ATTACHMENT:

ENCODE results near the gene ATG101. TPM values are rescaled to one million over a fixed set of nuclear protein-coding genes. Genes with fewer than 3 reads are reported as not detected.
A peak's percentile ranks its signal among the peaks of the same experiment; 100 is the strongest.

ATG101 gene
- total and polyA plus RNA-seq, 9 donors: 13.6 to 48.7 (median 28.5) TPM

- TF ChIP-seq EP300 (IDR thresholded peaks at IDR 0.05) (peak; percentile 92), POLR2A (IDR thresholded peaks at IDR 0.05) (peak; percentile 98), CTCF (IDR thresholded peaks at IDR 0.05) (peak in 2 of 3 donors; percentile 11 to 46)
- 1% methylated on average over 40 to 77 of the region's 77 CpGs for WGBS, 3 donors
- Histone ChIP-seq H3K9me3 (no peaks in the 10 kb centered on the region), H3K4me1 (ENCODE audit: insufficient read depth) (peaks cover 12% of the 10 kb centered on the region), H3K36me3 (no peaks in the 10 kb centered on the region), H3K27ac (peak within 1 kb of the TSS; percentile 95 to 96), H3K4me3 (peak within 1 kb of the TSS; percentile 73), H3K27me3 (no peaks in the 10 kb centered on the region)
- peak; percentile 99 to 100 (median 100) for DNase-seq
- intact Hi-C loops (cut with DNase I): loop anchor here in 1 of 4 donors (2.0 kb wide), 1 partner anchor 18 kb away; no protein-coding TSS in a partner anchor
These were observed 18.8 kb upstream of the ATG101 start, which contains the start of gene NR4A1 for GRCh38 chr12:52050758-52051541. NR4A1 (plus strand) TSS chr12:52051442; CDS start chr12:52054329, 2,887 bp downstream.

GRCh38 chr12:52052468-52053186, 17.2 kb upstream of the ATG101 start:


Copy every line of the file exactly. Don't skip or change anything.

ENCODE results near the gene ATG101. TPM values are rescaled to one million over a fixed set of nuclear protein-coding genes. Genes with fewer than 3 reads are reported as not detected.
A peak's percentile ranks its signal among the peaks of the same experiment; 100 is the strongest.

ATG101 gene
- total and polyA plus RNA-seq, 9 donors: 13.6 to 48.7 (median 28.5) TPM

- TF ChIP-seq EP300 (IDR thresholded peaks at IDR 0.05) (peak; percentile 92), POLR2A (IDR thresholded peaks at IDR 0.05) (peak; percentile 98), CTCF (IDR thresholded peaks at IDR 0.05) (peak in 2 of 3 donors; percentile 11 to 46)
- 1% methylated on average over 40 to 77 of the region's 77 CpGs for WGBS, 3 donors
- Histone ChIP-seq H3K9me3 (no peaks in the 10 kb centered on the region), H3K4me1 (ENCODE audit: insufficient read depth) (peaks cover 12% of the 10 kb centered on the region), H3K36me3 (no peaks in the 10 kb centered on the region), H3K27ac (peak within 1 kb of the TSS; percentile 95 to 96), H3K4me3 (peak within 1 kb of the TSS; percentile 73), H3K27me3 (no peaks in the 10 kb centered on the region)
- peak; percentile 99 to 100 (median 100) for DNase-seq
- intact Hi-C loops (cut with DNase I): loop anchor here in 1 of 4 donors (2.0 kb wide), 1 partner anchor 18 kb away; no protein-coding TSS in a partner anchor
These were observed 18.8 kb upstream of the ATG101 start, which contains the start of gene NR4A1 for GRCh38 chr12:52050758-52051541. NR4A1 (plus strand) TSS chr12:52051442; CDS start chr12:52054329, 2,887 bp downstream.

GRCh38 chr12:52052468-52053186, 17.2 kb upstream of the ATG101 start: